Back in the 1840s, the presence of granule-like structures within muscle cells and other cell types were being recognized by several scientists. (Ernster and Schatz 1981) In 1890, Richard Altmann, who was a cytologist, used a dye technique to detect the granules and termed them as “bioblasts.” He speculated that they were the basic units of cellular activity. (Ernster and Schatz 1981)
It was in 1898 when Carl Benda gave these bioblasts a new the Greek name “mitochondria” meaning thread granules. Discovery of the mitochondrion however, cannot be limited to just a few people. Over decades of time, many contributions have been made in relation to the properties and functions of the ...view middle of the document...
It is composed mainly of lipids and contains a mixture of enzymes. (Karp 2008) It also contains several transport proteins called porins. (Alberts et al 2008) These proteins consist of a barrel of β sheets and form large aqueous channels across the lipid bilayer which allows molecules to penetrate and undergo diffusion. (Alberts et al 2008) The porins of the outer membrane are able to undergo reversible closure as a response to cell conditions. (Karp 2008) When the porin channels are open the outer membrane is very permeable to ATP, NAD, and coenzyme A. (Karp 2008) Most molecules, depending on size, are able to pass through the outer membrane easily.
The inner membrane of the mitochondria is impermeable and highly specialized. (Karp 2008) In order for molecules or ions to gain access to the matrix of the mitochondria, special membrane transporters are required. It contains several different polypeptides, lipids, and phospholipids, including cardiolipin. (Karp 2008) The inner membrane has evolved from bacterial plasma membranes (Hood and Joseph 2204) and contains a series of double-layered sheets called cristae which meet with the inner membrane at the boundary of the organelle. These cristae project into the matrix and contain a large amount of the membrane surface. (Karp 2008)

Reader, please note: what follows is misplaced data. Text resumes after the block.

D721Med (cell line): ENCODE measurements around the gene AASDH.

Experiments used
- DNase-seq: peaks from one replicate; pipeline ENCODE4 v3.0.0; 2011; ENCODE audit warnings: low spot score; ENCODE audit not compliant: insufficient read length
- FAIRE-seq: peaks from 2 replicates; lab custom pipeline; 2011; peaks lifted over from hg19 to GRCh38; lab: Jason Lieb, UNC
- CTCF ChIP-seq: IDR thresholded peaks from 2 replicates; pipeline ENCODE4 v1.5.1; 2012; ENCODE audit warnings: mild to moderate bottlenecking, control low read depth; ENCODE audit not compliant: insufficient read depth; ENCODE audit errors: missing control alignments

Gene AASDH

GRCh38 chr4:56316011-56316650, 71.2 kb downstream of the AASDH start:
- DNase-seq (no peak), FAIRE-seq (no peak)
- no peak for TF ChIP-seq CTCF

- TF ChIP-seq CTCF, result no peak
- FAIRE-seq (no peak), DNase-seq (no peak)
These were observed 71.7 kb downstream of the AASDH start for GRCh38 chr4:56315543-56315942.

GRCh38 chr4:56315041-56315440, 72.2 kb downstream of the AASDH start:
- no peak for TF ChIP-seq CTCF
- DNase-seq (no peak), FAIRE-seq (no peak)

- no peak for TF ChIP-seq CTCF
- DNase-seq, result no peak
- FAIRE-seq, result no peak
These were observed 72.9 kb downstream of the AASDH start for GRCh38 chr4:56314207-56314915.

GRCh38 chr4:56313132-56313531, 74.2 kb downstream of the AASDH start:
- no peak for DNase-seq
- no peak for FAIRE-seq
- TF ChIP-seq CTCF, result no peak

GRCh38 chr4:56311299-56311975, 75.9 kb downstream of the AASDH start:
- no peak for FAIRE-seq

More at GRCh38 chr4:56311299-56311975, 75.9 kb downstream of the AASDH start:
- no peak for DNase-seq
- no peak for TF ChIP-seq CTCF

Cristae consume one third of the liver cell and are said to be three times greater in the mitochondria of the cardiac muscle due to a larger demand for ATP in the heart cells. (Perkins et al 2009) Up until recently, cristae were believed to consist of invaginations of the inner membrane but it is now agreed that cristae and the inner membrane are functionally distinct even though they are linked to one another by narrow connections. (Karp 2008)
These two membranes of the mitochondria divide the organelle into two aqueous compartments. The first compartment is found within the interior of the mitochondria and is called the matrix. This and the inner membrane are the two parts of the mitochondria that do most of the work. (Karp 2008) The matrix contains several different enzymes, ribosomes, tRNAs, and DNA molecules. The other aqueous compartment formed by the membranes of the mitochondria is called the intermembrane space. This is the region between the inner and outer membranes. This space plays a primary role in oxidative phosphorylation. (Alberts et al 2008)
Studies that have been done on mitochondrial assembly along with protein import are important because if the appropriate combinations of gene products are not incorporated properly then it can lead to reduction of ATP synthesis and enhanced reactive oxygen species production which can lead to mitochondrial disease and cell death. (Hood and Joseph 2004)
Mitochondria also carry their own set of DNA. (Shock et al 2010) Mitochondrial DNA performs aerobic respiration in the cell and contains 5-methylcytosine at cpG dinucleotides in the nuclear genome. (Shock et al 2011) Mitochondrial DNA is solely inherited from...